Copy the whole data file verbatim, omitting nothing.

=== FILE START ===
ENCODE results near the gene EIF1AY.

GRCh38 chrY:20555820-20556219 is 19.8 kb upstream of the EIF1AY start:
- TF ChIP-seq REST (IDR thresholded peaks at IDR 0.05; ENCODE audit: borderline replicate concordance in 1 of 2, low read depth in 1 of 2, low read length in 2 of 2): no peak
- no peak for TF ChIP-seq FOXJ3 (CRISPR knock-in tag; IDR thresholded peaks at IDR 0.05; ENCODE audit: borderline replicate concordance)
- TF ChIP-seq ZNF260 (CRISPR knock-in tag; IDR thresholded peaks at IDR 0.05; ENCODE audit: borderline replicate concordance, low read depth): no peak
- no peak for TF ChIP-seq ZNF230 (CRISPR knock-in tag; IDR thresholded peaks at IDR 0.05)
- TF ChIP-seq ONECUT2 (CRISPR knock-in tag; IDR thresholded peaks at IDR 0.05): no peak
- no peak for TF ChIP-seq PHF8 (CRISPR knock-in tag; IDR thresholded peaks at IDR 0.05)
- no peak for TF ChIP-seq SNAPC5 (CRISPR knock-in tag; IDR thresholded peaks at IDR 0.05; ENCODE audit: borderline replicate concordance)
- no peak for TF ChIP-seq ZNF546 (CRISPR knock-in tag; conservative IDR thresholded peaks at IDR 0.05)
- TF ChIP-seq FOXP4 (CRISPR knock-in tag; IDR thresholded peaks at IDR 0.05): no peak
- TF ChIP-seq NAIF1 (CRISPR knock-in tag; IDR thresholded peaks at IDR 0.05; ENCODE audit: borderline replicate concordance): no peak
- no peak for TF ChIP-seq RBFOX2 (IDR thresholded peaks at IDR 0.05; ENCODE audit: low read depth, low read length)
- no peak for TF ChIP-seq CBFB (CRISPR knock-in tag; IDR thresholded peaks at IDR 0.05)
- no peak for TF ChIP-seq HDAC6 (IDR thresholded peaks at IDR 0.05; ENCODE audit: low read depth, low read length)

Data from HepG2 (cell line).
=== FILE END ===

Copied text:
ENCODE results near the gene EIF1AY.

GRCh38 chrY:20555820-20556219 is 19.8 kb upstream of the EIF1AY start:
- TF ChIP-seq REST (IDR thresholded peaks at IDR 0.05; ENCODE audit: borderline replicate concordance in 1 of 2, low read depth in 1 of 2, low read length in 2 of 2): no peak
- no peak for TF ChIP-seq FOXJ3 (CRISPR knock-in tag; IDR thresholded peaks at IDR 0.05; ENCODE audit: borderline replicate concordance)
- TF ChIP-seq ZNF260 (CRISPR knock-in tag; IDR thresholded peaks at IDR 0.05; ENCODE audit: borderline replicate concordance, low read depth): no peak
- no peak for TF ChIP-seq ZNF230 (CRISPR knock-in tag; IDR thresholded peaks at IDR 0.05)
- TF ChIP-seq ONECUT2 (CRISPR knock-in tag; IDR thresholded peaks at IDR 0.05): no peak
- no peak for TF ChIP-seq PHF8 (CRISPR knock-in tag; IDR thresholded peaks at IDR 0.05)
- no peak for TF ChIP-seq SNAPC5 (CRISPR knock-in tag; IDR thresholded peaks at IDR 0.05; ENCODE audit: borderline replicate concordance)
- no peak for TF ChIP-seq ZNF546 (CRISPR knock-in tag; conservative IDR thresholded peaks at IDR 0.05)
- TF ChIP-seq FOXP4 (CRISPR knock-in tag; IDR thresholded peaks at IDR 0.05): no peak
- TF ChIP-seq NAIF1 (CRISPR knock-in tag; IDR thresholded peaks at IDR 0.05; ENCODE audit: borderline replicate concordance): no peak
- no peak for TF ChIP-seq RBFOX2 (IDR thresholded peaks at IDR 0.05; ENCODE audit: low read depth, low read length)
- no peak for TF ChIP-seq CBFB (CRISPR knock-in tag; IDR thresholded peaks at IDR 0.05)
- no peak for TF ChIP-seq HDAC6 (IDR thresholded peaks at IDR 0.05; ENCODE audit: low read depth, low read length)

Data from HepG2 (cell line).